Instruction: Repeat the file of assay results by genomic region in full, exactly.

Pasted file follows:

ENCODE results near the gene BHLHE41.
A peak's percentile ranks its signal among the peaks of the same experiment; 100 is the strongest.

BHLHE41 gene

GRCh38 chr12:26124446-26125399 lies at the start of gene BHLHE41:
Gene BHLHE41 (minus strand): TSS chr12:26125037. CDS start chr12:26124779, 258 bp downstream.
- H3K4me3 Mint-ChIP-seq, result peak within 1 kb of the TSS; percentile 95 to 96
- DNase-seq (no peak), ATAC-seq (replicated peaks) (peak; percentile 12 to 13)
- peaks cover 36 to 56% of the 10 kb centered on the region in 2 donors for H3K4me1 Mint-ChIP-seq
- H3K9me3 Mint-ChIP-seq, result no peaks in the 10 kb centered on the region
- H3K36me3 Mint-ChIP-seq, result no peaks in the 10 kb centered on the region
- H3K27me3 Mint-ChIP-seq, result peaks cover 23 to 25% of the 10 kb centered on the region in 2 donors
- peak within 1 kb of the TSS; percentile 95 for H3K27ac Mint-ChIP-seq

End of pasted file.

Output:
ENCODE results near the gene BHLHE41.
A peak's percentile ranks its signal among the peaks of the same experiment; 100 is the strongest.

BHLHE41 gene

GRCh38 chr12:26124446-26125399 lies at the start of gene BHLHE41:
Gene BHLHE41 (minus strand): TSS chr12:26125037. CDS start chr12:26124779, 258 bp downstream.
- H3K4me3 Mint-ChIP-seq, result peak within 1 kb of the TSS; percentile 95 to 96
- DNase-seq (no peak), ATAC-seq (replicated peaks) (peak; percentile 12 to 13)
- peaks cover 36 to 56% of the 10 kb centered on the region in 2 donors for H3K4me1 Mint-ChIP-seq
- H3K9me3 Mint-ChIP-seq, result no peaks in the 10 kb centered on the region
- H3K36me3 Mint-ChIP-seq, result no peaks in the 10 kb centered on the region
- H3K27me3 Mint-ChIP-seq, result peaks cover 23 to 25% of the 10 kb centered on the region in 2 donors
- peak within 1 kb of the TSS; percentile 95 for H3K27ac Mint-ChIP-seq